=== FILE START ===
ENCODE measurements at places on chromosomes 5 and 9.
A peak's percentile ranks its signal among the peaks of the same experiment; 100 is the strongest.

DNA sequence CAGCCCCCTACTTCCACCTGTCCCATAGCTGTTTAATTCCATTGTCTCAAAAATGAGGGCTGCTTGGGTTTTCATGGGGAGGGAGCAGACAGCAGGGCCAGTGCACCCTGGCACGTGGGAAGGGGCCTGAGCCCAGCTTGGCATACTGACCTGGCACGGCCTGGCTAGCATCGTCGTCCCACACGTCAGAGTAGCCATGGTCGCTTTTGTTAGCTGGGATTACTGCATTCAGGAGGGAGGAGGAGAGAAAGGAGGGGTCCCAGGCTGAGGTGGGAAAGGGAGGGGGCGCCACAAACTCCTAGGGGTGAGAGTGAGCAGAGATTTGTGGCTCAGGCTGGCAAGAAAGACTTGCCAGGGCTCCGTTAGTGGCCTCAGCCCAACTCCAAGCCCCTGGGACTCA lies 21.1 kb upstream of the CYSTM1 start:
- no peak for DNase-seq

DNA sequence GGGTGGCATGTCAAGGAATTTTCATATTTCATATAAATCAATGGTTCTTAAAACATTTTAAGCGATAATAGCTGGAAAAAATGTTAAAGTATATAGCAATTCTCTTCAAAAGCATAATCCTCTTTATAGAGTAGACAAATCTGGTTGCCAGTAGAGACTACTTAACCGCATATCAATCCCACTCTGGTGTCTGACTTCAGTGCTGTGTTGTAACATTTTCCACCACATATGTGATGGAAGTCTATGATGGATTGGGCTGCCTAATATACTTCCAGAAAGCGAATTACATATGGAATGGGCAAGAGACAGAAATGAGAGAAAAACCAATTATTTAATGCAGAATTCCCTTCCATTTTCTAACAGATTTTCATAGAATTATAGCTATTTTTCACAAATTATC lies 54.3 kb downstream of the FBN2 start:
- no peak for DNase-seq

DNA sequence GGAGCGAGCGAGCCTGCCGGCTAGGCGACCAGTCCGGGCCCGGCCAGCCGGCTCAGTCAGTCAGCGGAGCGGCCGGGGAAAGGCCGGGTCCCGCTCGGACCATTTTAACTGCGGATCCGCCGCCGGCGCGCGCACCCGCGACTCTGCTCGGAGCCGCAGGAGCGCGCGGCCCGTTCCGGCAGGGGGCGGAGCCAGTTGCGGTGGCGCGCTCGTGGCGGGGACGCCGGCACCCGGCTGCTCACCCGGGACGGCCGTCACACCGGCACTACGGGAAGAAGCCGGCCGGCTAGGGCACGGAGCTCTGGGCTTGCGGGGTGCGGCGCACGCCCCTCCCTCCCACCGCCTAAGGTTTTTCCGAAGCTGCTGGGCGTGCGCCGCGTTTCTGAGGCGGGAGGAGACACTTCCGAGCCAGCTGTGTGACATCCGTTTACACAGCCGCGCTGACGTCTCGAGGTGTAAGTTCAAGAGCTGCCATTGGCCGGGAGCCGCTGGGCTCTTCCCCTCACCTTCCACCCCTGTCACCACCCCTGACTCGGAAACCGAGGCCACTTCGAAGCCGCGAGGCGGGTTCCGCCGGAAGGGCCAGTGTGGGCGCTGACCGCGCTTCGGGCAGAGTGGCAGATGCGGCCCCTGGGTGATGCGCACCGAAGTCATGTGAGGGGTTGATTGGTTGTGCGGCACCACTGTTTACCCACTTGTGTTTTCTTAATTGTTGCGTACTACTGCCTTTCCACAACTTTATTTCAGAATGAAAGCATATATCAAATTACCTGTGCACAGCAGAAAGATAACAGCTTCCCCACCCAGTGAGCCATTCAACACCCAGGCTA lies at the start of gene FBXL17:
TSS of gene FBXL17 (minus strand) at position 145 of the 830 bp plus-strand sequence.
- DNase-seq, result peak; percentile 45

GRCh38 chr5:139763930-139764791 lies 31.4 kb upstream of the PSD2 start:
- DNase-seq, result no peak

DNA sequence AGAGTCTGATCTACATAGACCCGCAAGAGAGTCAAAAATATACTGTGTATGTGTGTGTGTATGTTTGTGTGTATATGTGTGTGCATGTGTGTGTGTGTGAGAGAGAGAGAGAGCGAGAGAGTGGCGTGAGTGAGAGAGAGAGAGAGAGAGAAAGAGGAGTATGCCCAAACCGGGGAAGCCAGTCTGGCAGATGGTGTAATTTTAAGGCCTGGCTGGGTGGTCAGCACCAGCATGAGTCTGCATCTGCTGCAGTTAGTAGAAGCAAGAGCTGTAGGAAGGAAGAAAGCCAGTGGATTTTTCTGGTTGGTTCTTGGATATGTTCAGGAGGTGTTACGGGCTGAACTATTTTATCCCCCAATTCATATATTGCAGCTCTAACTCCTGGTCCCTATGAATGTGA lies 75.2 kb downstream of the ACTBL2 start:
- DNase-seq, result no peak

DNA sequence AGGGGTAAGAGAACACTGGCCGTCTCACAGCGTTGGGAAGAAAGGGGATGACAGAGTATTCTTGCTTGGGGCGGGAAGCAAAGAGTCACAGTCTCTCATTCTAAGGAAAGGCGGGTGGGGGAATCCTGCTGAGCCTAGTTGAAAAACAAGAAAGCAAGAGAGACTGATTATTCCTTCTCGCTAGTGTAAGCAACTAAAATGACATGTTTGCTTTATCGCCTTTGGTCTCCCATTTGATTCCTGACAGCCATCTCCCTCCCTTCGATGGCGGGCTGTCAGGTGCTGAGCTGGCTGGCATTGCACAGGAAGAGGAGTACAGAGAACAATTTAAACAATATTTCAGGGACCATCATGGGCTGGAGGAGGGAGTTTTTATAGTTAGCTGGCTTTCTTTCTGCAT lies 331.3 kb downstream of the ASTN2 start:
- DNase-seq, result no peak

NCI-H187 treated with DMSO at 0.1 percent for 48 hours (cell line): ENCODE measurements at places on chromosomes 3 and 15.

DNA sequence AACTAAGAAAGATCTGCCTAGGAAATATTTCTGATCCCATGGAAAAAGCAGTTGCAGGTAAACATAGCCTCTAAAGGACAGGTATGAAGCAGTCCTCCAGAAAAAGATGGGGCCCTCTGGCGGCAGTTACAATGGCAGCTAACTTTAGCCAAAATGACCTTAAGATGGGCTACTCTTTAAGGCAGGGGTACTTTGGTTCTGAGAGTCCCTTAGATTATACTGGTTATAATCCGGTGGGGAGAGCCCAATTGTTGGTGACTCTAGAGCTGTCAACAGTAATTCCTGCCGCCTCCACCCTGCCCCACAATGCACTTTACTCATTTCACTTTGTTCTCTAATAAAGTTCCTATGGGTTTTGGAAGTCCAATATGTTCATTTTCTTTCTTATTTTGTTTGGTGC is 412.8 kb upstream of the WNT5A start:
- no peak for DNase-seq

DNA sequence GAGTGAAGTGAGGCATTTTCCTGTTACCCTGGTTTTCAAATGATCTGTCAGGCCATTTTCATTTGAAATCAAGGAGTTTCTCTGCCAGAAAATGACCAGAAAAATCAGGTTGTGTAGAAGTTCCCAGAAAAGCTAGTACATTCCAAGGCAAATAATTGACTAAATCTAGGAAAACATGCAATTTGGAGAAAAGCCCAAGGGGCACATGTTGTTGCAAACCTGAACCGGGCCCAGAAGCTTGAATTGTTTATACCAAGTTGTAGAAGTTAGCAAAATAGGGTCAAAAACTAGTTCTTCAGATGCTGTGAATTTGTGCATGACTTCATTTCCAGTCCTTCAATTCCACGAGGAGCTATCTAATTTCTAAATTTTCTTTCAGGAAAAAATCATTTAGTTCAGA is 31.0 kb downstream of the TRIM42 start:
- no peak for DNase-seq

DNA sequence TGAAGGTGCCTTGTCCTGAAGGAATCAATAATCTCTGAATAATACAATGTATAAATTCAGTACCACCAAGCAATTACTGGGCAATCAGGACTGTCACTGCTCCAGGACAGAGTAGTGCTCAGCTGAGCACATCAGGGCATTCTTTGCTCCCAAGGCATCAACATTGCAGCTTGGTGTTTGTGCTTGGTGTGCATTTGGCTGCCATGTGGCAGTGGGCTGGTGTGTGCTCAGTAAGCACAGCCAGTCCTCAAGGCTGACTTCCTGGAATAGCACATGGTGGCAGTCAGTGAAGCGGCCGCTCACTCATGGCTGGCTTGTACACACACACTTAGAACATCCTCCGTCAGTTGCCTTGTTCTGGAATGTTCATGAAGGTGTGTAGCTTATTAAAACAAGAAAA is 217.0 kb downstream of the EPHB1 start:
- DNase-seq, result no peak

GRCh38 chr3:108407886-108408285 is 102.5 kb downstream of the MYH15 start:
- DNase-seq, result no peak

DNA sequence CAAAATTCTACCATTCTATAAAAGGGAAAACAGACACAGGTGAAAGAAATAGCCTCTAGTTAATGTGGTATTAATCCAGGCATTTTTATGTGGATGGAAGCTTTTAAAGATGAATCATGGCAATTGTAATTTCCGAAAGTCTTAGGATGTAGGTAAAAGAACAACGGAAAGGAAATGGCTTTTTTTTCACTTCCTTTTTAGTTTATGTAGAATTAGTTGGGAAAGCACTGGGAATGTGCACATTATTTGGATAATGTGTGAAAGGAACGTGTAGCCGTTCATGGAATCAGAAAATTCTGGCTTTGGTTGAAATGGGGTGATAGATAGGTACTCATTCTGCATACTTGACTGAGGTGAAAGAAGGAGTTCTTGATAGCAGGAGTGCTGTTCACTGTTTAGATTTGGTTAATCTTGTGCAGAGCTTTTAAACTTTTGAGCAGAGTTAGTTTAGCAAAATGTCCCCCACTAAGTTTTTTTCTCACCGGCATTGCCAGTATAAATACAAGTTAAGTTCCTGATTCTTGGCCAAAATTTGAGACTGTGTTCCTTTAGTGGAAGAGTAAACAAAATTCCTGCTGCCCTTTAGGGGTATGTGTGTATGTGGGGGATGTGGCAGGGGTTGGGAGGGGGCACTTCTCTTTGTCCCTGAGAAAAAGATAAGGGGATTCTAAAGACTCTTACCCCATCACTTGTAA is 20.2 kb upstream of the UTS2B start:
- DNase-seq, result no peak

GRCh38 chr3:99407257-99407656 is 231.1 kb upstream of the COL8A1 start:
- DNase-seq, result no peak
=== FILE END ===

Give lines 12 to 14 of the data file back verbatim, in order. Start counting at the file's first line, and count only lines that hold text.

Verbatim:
DNA sequence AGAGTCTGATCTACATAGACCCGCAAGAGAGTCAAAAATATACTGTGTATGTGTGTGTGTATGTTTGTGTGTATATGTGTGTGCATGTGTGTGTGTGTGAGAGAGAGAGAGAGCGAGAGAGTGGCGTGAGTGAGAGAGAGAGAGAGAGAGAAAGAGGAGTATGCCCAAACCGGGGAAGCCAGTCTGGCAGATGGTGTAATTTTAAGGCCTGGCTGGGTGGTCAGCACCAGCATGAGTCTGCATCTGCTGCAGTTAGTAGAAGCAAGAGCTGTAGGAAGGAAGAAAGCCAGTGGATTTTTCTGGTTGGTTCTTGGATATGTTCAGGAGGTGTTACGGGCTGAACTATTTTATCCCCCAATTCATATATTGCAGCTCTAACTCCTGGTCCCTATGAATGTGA lies 75.2 kb downstream of the ACTBL2 start:
- DNase-seq, result no peak

DNA sequence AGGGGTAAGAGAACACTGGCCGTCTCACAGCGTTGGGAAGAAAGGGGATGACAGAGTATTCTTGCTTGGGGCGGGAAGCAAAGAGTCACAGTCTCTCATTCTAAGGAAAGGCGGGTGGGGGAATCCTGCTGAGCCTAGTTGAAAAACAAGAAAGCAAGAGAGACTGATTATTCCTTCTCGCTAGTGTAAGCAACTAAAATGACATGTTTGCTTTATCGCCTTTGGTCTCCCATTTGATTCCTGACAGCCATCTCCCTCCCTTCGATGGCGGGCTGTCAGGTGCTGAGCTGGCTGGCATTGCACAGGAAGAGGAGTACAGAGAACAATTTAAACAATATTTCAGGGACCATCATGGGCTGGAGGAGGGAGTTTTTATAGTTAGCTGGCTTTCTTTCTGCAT lies 331.3 kb downstream of the ASTN2 start: